The State organizes violence in Chiapas: TPP


By: Hermann Bellinghausen, Envoy

Mario Landeros Cárdenas, state leader of Xi'Nich

Mario Landeros Cárdenas, state leader of Xi’Nich

San Cristóbal de Las Casas, Chiapas, July 19, 2014

In El Limonar community, in the jungle north of Ocosingo, they held a pre-hearing this Friday of the Permanent Tribunal of the Peoples (TPP, its initials in Spanish), an international instance that will culminate its México chapter next November, when “it will denounce and make visible to national and international public opinion the grave human rights violations that the State committed,” unpunished as of this date.

The tribunal considers that there is sufficient evidence “to presume the commission of crimes against humanity” by the Mexican State, which “identified certain populations that constituted or were able to constitute a social base for the Zapatista National Liberation Army (EZLN, its initials in Spanish) and, based on that, defined an ‘internal enemy,’ the object of a counterinsurgency strategy that included thousands of Tzotzil, Tzeltal, Chol and Zoque civilians, belonging to Las Abejas, Xi’nich [1], sympathizers and the EZLN’s support bases.”

The pronouncement emphasizes that State violence was not directed “only against combatants, but also against the non-combatant civilian population, including children,” which “demonstrates that the only factor common to all the victims was their belonging to determined organizations,” and shows that these acts were committed “with the intention of destroying such groups totally or partially.”

Witnesses and survivors of acts of great violence in Chol communities of the Northern Zone participated in El Limonar (Jolnixtié Sección I, Miguel Alemán, Usipá, El Limar, Saquil, Susuclumil, Masojá Shucjá, Masojá Grande y Chuctiejá); Tzotziles of Chenalhó, members of Civil Society Las Abejas of Acteal, and those displaced from Viejo Velasco, all “victims of the war strategy of counterinsurgency and of extermination contemplated in the Chiapas 94 Campaign Plan and implemented by the Mexican government at the start of the EZLN’s armed uprising, which yielded as a consequence dozens of forced disappearances, murders, forced displacements, sexual violence and massacres: crimes against humanity that continue unpunished,” exposes the pronouncement of the pre-hearing.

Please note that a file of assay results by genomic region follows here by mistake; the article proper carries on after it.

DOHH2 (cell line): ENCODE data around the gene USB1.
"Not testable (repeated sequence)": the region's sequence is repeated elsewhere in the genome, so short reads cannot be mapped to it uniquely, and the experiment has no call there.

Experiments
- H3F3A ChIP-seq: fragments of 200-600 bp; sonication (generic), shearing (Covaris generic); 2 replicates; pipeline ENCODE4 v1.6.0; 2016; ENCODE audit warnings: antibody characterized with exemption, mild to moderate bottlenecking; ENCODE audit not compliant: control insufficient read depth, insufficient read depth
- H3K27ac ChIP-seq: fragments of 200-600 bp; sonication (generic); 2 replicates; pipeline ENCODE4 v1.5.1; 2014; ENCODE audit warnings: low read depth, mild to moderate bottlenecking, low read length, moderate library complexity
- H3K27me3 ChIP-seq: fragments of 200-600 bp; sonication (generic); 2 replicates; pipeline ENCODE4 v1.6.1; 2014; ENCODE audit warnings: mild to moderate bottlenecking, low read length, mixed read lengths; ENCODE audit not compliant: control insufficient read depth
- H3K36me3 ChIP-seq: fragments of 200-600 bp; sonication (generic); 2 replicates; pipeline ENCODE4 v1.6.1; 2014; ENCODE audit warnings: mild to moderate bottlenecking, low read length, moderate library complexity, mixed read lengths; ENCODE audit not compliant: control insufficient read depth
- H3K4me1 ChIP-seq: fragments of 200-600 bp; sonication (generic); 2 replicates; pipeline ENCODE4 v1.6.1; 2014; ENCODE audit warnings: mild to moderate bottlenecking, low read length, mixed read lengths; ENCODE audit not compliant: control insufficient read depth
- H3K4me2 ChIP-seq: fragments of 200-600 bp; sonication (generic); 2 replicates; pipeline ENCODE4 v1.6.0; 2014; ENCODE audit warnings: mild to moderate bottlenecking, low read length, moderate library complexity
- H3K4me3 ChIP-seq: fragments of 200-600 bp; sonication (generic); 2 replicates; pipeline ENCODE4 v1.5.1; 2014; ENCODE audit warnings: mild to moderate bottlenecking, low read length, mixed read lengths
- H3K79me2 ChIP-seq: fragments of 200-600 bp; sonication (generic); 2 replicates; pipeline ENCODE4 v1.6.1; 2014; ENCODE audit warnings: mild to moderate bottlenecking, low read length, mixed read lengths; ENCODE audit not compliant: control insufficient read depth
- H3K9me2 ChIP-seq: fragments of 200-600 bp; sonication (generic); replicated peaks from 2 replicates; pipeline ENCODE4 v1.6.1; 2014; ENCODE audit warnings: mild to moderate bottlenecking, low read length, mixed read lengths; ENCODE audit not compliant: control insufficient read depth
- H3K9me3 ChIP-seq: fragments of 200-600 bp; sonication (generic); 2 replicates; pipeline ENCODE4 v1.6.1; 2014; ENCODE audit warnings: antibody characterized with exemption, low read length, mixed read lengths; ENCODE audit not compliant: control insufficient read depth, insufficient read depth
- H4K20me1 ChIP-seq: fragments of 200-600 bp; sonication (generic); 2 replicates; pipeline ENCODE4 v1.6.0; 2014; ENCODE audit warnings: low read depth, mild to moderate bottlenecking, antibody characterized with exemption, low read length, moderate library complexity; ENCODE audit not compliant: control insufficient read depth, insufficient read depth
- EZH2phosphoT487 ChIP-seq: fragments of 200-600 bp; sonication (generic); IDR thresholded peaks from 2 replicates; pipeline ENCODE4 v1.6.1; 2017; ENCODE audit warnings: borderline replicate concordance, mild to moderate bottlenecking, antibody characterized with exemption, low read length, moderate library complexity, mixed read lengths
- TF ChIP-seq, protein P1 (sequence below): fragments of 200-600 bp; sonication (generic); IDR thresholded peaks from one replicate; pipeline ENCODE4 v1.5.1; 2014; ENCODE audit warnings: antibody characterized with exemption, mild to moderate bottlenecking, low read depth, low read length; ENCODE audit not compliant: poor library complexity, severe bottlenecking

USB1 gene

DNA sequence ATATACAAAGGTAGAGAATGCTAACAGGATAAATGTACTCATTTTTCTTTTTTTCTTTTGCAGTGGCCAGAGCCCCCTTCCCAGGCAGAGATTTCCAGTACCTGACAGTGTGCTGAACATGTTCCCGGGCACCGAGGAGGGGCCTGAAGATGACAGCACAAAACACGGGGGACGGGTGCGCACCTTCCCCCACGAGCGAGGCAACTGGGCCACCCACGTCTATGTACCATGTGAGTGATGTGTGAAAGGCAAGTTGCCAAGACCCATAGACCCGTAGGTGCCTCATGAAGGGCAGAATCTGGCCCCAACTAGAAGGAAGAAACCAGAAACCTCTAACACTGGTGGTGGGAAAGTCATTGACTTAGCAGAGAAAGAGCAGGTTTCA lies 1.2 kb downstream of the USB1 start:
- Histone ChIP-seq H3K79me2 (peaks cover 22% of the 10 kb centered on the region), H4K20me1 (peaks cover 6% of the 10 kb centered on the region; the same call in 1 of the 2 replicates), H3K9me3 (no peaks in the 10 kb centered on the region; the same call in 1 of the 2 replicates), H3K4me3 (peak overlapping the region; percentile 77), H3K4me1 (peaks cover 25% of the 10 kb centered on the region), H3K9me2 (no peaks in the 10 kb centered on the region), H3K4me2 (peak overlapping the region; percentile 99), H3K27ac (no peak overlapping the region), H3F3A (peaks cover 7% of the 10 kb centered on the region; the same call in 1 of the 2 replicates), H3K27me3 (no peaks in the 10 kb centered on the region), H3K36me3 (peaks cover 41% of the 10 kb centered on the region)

The pre-hearing was convoked by 50 national and international popular, student, social and human rights organizations, as well as the 74 organisms that make up the National Network of Civil and Human Rights Organisms All Rights for All, the Network of Community Radios (AMARC, its initials in Spanish) that groups together 35 radio projects, the 42 organizations from the National Campaign Against Forced Disappearance in Mexico, and Chiapas Peace Network, made up of 10 organizations.

Alejandro Cerezo Contreras, Alejandro de Jesús Martínez Martínez, and the Tzeltal arrangers Carlos Núñez Ruiz and Juan Méndez Gutiérrez, Joel Heredia and Rubén R. García Clark participated as national judges. They decided that the three cases examined “are framed within social and political struggles of the peoples and communities for the recognition and vindication of the identity and indigenous rights.”

The tribunal resolved that: “violations were committed to the human rights of the indigenous peoples in the Northern Zone, Viejo Velasco [2] and Acteal, by conduct that derived from the behavior of paramilitary groups like Paz y Justicia, or residents of the Nueva Palestina community, or in Chenalhó, always “organized by federal, state and municipal authorities.” [Emphasis supplied.]

The Mexican State “is obligated to integrally repair the damages,” the tribunal determined. It recognized in the declarants firmness, dignity, certainty of their memory, and a search for justice and truth. It also recognized “their bravery before the threats that can emerge after pre-hearings.”

Finally, the TPP said it observed with concern the events in the La Realidad community, “where José Luis Solís López (Votán Galeano) was extra-judicially executed, signifying the continuity of the counterinsurgency policy in Chiapas.”

[1] Xi’nich means “The ants” in Chol, a Mayan language. It originated as an indigenous Catholic campesino organization, similar to Las Abejas (the Bees). Its members lived in Viejo Velasco.

[2] For background on the Viejo Velasco Massacre in Chiapas, please see:


Originally Published in Spanish by La Jornada

Translation: Chiapas Support Committee

Sunday, July 20, 2014

En español:




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